I would scrap corporate taxes all together. It’s the fastest way to kick-start this economy. As Art Laffer and Nicholas Drinkwater point out at Investor’s Business Daily
According to Larry Gatlin of the legendary country group the Gatlin Brothers, the definition of bankruptcy is: “When your outgo exceeds your income, your upkeep will be your downfall.” And boy, does Detroit fit that definition.
But the origins of Detroit’s bankruptcy are far from unique or exclusively Detroit’s fault.
And while Detroit’s corruption-ridden city government and unfunded pension-fund liabilities are the proximate cause of the Michigan city’s bankruptcy, the root causes are far deeper.
Detroit is the first of a number of triple witching events.
First of all, Motown is part of the American economy, which is experiencing the slowest recovery from the second worst recession/depression in the past century.
The prolonged downturn and its depth are consequences of the massive expansion of stimulus spending during Bush’s second term and Obama’s first term.
Milton Friedman was quick to remind people that government stimulus spending is taxation and a prosperity killer. Governments don’t create resources; they redistribute resources.
While tax rates were raised during the Great Recession, they were raised a lot more during the Great Depression, which explains the difference in severity between the Great Depression of the 1930s and the modern Great Recession.
To push this point home, the highest marginal income-tax rate in 1931 was 25% and by 1938 it was 83%. Whoever heard of an economy being taxed into prosperity?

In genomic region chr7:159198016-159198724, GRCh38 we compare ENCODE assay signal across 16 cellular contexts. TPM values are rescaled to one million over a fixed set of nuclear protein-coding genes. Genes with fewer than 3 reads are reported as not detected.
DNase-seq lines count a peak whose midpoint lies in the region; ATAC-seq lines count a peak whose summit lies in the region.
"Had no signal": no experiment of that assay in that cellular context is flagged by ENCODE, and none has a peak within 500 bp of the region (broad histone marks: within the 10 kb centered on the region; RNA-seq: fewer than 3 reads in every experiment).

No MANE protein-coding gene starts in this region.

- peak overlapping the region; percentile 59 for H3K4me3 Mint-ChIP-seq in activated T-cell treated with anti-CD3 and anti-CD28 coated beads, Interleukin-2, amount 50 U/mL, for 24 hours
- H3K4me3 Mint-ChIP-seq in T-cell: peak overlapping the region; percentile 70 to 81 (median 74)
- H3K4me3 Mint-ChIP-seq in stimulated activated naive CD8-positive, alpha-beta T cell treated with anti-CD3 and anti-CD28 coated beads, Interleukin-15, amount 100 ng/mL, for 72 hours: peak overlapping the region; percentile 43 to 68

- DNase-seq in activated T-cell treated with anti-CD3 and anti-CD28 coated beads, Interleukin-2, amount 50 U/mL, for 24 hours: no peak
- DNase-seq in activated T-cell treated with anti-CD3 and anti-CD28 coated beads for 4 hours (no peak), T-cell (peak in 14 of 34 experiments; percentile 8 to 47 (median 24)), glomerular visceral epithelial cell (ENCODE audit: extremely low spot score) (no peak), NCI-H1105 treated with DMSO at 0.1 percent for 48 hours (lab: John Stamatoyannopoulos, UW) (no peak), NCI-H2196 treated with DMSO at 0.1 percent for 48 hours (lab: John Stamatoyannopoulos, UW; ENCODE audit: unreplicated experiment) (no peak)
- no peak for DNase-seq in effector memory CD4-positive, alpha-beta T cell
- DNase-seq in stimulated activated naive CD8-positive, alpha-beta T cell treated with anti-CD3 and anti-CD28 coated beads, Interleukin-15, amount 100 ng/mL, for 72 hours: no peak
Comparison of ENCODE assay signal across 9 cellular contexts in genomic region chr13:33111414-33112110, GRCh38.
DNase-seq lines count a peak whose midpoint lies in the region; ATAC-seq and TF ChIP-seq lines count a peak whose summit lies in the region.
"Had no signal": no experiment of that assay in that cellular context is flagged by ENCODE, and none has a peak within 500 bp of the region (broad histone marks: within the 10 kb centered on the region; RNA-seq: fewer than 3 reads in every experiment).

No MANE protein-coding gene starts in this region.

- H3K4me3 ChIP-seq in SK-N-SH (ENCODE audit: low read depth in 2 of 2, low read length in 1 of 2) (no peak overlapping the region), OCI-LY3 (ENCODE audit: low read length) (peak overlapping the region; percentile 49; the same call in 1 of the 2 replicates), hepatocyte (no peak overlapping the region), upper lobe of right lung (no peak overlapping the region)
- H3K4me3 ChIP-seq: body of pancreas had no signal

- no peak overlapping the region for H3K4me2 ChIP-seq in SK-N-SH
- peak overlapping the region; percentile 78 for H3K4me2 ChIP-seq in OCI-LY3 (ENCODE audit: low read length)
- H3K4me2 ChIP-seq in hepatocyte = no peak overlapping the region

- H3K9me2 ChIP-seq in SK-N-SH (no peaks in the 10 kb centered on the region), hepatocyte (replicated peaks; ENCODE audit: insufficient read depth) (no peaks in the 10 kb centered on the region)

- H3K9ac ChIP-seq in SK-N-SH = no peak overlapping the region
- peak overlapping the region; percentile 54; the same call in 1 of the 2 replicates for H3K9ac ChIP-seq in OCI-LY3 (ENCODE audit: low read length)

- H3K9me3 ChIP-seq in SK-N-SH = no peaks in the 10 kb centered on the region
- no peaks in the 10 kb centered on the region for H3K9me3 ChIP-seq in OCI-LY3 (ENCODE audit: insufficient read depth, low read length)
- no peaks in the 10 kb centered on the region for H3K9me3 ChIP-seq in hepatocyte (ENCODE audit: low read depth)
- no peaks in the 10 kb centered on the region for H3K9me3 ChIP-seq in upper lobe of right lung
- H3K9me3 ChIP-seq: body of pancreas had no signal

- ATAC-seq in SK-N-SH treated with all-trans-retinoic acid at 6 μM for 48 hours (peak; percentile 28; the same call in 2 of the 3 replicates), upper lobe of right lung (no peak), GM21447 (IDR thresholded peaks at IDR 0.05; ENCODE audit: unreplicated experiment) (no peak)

Obama Tax Hikes
President Obama raised the highest personal income-tax rate to 42%, raised the federal estate tax, upped the payroll tax — and now we have the prospects of greatly increased taxes as a result of ObamaCare.
The U.S. has the highest corporate tax rate in the OECD at 35%, which is the only corporate tax levied on global income, meaning that profits earned abroad by U.S. corporations have to pay the full U.S. tax upon repatriation after a credit for foreign taxes paid.
As a consequence, total employment as a share of the U.S. population has hovered in the 58.5% range for four years now with no sign of improvement, down from well over 63% in 2006.
Real GDP growth over the past four years since the economy troughed has averaged only 1.8%, well below the 2.5% rate needed for the economy to show improvement.
Steering The Motor City Wrong
The U.S. corporate tax structure is especially important for Detroit because the auto industry is global.
German, Japanese, Korean, Italian and French autos sold in countries other than the U.S. pay at most the highest corporate tax in those countries, while U.S. companies are always liable for their U.S. 35% corporate tax rate plus city and state corporate taxes, which in Detroit are serious.
No real solution for Detroit’s bankruptcy is possible without a solution to our nation’s stagnation.